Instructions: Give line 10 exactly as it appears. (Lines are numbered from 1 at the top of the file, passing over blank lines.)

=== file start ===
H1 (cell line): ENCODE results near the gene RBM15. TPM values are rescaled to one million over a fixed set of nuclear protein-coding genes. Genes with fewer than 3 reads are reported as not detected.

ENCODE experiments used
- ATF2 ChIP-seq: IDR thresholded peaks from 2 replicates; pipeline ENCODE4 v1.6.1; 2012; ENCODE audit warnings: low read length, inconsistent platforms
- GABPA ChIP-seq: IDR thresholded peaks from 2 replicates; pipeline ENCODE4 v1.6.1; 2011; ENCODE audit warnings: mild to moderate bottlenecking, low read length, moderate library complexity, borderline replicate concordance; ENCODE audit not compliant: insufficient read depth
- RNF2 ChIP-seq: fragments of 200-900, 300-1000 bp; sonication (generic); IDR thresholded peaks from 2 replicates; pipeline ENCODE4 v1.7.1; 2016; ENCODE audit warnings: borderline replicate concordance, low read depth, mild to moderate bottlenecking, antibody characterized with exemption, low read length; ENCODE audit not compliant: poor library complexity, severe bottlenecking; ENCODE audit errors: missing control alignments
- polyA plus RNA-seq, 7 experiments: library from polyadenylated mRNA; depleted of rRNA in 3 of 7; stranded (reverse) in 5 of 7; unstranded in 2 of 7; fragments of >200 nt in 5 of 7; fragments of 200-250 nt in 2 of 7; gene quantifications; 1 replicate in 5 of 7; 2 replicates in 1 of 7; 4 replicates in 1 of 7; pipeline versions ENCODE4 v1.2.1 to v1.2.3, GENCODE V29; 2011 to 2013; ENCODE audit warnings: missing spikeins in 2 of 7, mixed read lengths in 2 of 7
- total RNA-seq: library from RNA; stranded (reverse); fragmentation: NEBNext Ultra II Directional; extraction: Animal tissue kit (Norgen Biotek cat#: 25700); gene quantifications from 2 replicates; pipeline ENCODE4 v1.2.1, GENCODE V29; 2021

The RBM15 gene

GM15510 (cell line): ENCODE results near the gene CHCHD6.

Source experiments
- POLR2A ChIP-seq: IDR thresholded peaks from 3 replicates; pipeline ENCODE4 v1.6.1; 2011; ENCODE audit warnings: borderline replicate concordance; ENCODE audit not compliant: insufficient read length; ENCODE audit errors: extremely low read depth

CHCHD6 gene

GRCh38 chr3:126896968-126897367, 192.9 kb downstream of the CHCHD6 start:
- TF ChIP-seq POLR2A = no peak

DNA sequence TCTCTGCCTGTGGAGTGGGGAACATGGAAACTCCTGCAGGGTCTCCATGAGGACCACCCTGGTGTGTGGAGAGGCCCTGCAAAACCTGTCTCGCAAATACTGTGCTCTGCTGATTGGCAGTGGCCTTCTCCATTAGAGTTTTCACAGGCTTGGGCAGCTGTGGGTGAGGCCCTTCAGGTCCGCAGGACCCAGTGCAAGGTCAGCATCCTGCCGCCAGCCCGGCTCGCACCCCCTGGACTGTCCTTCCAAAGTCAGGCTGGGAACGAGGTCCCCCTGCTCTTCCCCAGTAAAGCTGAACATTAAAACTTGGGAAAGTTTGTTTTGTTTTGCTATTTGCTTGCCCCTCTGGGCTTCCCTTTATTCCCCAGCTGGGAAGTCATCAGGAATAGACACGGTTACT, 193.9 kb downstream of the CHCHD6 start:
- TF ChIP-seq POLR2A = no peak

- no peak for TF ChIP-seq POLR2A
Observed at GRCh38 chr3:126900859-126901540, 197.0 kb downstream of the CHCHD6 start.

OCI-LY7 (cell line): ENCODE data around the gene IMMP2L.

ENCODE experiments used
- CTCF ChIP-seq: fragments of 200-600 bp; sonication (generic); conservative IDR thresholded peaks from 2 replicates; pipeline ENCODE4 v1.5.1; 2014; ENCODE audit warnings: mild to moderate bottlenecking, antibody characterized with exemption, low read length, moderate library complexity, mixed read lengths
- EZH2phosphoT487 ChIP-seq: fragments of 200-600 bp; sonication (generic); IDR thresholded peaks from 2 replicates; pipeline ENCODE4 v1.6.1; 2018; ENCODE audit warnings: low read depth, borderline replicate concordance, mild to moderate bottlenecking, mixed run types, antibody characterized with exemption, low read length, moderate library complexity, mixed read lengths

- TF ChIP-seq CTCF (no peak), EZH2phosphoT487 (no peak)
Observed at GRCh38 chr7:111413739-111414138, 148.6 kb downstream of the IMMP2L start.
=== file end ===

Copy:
Source experiments